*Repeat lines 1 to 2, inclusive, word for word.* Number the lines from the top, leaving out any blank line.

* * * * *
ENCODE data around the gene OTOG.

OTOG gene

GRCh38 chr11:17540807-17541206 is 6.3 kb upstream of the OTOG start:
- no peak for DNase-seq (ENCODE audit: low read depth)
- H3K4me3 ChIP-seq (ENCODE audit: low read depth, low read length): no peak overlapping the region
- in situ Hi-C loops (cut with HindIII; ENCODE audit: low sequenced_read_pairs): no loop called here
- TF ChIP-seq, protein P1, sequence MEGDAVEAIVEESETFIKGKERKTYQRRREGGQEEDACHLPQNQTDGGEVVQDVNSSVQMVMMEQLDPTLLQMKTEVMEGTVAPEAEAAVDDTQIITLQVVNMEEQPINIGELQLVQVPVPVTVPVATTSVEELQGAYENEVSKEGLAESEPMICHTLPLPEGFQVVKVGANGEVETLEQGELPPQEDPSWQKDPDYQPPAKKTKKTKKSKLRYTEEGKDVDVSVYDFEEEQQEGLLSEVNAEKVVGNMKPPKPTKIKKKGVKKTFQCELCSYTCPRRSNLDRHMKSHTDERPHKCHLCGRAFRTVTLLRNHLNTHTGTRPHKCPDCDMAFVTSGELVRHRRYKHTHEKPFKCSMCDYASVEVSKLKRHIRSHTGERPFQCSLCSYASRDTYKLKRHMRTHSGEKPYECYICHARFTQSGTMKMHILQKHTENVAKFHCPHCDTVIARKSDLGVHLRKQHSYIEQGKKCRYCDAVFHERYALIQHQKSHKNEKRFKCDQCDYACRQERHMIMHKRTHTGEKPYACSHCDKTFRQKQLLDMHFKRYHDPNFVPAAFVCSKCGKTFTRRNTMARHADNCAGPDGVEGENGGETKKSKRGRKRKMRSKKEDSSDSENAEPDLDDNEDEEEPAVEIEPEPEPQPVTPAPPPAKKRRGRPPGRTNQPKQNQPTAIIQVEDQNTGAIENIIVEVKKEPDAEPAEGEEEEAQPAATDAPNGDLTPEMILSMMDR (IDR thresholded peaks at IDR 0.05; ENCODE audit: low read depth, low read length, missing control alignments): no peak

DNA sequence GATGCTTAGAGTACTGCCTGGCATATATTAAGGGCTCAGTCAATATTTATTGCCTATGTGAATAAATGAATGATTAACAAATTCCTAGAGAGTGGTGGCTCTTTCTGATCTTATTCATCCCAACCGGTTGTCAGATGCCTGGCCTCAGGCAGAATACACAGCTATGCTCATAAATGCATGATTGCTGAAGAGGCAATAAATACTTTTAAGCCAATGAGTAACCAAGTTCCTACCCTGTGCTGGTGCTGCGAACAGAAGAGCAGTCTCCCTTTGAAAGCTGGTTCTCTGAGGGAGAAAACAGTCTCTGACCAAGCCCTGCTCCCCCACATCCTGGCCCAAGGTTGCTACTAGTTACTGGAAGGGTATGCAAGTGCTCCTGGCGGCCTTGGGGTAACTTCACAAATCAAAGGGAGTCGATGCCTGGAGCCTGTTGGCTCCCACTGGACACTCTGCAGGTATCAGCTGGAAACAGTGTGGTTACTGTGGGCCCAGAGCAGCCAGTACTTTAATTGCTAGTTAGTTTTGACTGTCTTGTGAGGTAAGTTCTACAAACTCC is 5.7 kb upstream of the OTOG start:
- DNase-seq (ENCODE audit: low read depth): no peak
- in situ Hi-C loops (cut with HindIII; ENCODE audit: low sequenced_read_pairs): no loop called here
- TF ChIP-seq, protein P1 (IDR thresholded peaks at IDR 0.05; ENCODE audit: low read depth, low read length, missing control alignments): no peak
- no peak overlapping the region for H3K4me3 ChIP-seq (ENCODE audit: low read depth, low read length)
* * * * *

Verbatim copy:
ENCODE data around the gene OTOG.

OTOG gene